Finding Your Authentic Approach

While there are distinct characteristics associated with introverted and extroverted leadership styles, it’s important to recognize that most people exhibit a blend of both traits. The goal is to find your authentic approach to leadership by leveraging your strengths and preferences, managing your less-developed or challenging spaces, and leaning into the approach that makes the most sense in a given situation.

This will often NOT BE COMFORTABLE. But it will almost always be necessary to achieving your goals as a leader, as a manager, as a teammate, or simply as a human.

Here are some strategies that may make this a little less “painful”:

  1. Practice self-awareness: Self-awareness is the foundation of effective leadership. Reflect on your personality type, strengths, and areas for improvement. Recognize when you should harness your natural tendencies and when you need to employ approaches that are less comfortable for you. To enhance your self-awareness, consider taking personality assessments like the MBTI or the Enneagram. These can provide insights into your natural tendencies and how you relate to others. Another approach is to reflect and journal: take time regularly to reflect on your actions, reactions, and decisions as a leader and how they may be driven by your preferences for introversion or extroversion. Journaling can be a valuable tool for gaining insights into your thought processes and emotions.
  2. Leverage your strengths: Part of the beauty of knowing and understanding your preferences is the power it gives you to purposefully “flex those muscles,” driving your effectiveness as a leader. For example, if you have a preference for introversion, embrace your thoughtfulness and active listening skills. Use these qualities to foster a culture of collaboration, thoughtful decision-making, and empathetic leadership. If you prefer extroversion, capitalize on your charisma and networking abilities. Find opportunities to inspire your team through your enthusiasm and energy, and use your extensive network to create opportunities and solve problems.
  3. Engage in continuous learning: Leadership is an evolving skill, and there’s always room for improvement. Invest in leadership development. Both introverts and extroverts can benefit from improving their communication, decision-making, and conflict resolution skills through formal training, peer support, and feedback from others.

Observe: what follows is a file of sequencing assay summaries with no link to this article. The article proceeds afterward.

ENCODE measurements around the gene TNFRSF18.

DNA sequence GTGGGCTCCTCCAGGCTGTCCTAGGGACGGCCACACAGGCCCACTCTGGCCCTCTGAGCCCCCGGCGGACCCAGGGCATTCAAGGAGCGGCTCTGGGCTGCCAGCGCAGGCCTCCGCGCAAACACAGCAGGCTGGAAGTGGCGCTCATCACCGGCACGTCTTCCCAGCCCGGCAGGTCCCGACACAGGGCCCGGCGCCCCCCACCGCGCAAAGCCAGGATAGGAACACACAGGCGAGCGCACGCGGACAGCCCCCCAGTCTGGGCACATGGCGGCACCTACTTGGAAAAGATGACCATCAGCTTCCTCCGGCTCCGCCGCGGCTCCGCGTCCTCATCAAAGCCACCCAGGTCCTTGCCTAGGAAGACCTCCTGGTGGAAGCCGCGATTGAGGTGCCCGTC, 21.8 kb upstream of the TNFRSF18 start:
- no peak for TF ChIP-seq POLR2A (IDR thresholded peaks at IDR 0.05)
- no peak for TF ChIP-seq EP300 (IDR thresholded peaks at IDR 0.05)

4. Strive for balance and flexibility: Remember that leadership is situational and that effective leadership often requires a balance of different approaches. There will be times when an introverted or extroverted approach is called for. For example, sometimes, introverted qualities like thoughtfulness are needed, while other situations may require extroverted qualities like charisma and quick decision-making. Be adaptable in your leadership style, as you move through various spaces, situations, and people. This flexibility can be an especially valuable asset in a rapidly changing business or health care environment.
  5. Be open to experimenting: Don’t be afraid to experiment with different leadership techniques – pushing yourself to “live” in the zone of discomfort every once in a while (or even a lot). Learning from both successes and failures is a vital part of growth.

By actively engaging with these and similar strategies, you can develop a leadership style that resonates with your preferences and personality, while effectively leading and inspiring others. Remember that leadership is not static; it evolves with your experiences and the changing needs of your organization and team.

To sum it up…

Leadership styles are as diverse as the sky is blue, and neither a preference for introversion nor for extroversion makes you a stronger or weaker leader. Whatever your preference, finding your authentic approach involves understanding your natural tendencies, tapping into your strengths, and sometimes leaning into situations and behaviors that may make you squirm in your seat. By doing so, you can become an effective and influential leader in your own unique way, without pretending to be someone you’re not.

Thank you for reading. If you’d like to receive future resources to help build your organization’s capacity to effect social change, or you would like to explore how we can work together on leadership development, meeting design & facilitation, collaborative learning, or strategic communications, please email us. We also welcome you to follow us on Facebook, LinkedIn, and Instagram, where we promise not to overwhelm you with meaningless chatter.